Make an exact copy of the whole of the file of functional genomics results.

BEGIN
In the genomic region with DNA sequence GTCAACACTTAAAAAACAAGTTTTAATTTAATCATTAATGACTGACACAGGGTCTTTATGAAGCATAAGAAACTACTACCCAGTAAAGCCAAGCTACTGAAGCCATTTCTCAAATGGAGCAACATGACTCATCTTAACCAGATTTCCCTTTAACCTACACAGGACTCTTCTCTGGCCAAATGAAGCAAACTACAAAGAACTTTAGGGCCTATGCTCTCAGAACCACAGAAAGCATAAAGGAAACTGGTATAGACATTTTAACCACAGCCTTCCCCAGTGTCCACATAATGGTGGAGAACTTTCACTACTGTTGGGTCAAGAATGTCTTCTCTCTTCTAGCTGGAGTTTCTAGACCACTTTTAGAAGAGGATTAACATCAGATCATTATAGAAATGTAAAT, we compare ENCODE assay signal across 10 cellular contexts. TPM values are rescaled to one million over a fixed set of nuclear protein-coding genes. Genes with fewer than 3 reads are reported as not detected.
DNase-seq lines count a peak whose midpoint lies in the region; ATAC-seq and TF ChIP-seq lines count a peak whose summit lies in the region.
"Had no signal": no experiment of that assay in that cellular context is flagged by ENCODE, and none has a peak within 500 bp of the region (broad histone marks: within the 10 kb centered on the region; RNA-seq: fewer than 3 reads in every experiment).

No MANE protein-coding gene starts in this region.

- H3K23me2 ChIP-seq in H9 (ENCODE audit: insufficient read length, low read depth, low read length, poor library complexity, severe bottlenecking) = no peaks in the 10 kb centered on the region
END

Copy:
In the genomic region with DNA sequence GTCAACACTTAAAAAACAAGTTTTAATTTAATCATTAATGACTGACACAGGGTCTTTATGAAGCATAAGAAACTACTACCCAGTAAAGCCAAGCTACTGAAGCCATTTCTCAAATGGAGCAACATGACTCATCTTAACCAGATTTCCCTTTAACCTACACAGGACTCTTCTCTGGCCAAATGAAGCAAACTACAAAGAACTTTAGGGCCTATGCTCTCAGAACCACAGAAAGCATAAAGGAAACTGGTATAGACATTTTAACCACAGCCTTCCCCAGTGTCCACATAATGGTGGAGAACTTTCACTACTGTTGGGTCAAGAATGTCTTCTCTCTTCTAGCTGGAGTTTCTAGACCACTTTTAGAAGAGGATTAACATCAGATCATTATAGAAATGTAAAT, we compare ENCODE assay signal across 10 cellular contexts. TPM values are rescaled to one million over a fixed set of nuclear protein-coding genes. Genes with fewer than 3 reads are reported as not detected.
DNase-seq lines count a peak whose midpoint lies in the region; ATAC-seq and TF ChIP-seq lines count a peak whose summit lies in the region.
"Had no signal": no experiment of that assay in that cellular context is flagged by ENCODE, and none has a peak within 500 bp of the region (broad histone marks: within the 10 kb centered on the region; RNA-seq: fewer than 3 reads in every experiment).

No MANE protein-coding gene starts in this region.

- H3K23me2 ChIP-seq in H9 (ENCODE audit: insufficient read length, low read depth, low read length, poor library complexity, severe bottlenecking) = no peaks in the 10 kb centered on the region